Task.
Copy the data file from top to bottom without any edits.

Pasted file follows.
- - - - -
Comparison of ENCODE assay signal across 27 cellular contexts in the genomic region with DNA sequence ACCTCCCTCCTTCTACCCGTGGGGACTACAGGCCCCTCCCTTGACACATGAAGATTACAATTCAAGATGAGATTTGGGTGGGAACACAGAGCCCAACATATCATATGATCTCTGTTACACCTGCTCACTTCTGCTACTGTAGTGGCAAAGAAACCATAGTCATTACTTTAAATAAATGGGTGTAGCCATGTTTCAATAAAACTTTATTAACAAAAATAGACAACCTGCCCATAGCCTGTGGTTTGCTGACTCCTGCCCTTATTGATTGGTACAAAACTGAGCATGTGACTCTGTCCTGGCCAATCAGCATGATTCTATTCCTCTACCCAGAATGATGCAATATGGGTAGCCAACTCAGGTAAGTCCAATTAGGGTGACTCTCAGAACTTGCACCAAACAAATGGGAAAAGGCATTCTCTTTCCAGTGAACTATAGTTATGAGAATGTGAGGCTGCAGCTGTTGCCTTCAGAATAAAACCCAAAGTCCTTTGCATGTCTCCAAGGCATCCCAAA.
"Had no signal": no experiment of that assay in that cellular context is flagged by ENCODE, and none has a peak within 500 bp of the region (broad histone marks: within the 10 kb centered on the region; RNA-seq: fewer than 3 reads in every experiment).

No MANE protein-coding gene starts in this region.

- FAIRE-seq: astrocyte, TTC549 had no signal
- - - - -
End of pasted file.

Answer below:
Comparison of ENCODE assay signal across 27 cellular contexts in the genomic region with DNA sequence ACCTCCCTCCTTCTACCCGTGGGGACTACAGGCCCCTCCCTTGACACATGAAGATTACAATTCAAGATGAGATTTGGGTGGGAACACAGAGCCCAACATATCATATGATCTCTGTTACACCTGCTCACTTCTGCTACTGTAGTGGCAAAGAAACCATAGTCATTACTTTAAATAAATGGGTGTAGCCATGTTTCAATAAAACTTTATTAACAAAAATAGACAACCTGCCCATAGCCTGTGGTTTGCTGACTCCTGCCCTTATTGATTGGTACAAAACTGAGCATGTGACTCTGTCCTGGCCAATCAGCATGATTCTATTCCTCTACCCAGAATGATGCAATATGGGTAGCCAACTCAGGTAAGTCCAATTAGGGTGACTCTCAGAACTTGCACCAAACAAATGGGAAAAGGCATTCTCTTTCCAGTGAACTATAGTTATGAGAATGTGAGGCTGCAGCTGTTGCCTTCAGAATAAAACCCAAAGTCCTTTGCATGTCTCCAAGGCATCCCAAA.
"Had no signal": no experiment of that assay in that cellular context is flagged by ENCODE, and none has a peak within 500 bp of the region (broad histone marks: within the 10 kb centered on the region; RNA-seq: fewer than 3 reads in every experiment).

No MANE protein-coding gene starts in this region.

- FAIRE-seq: astrocyte, TTC549 had no signal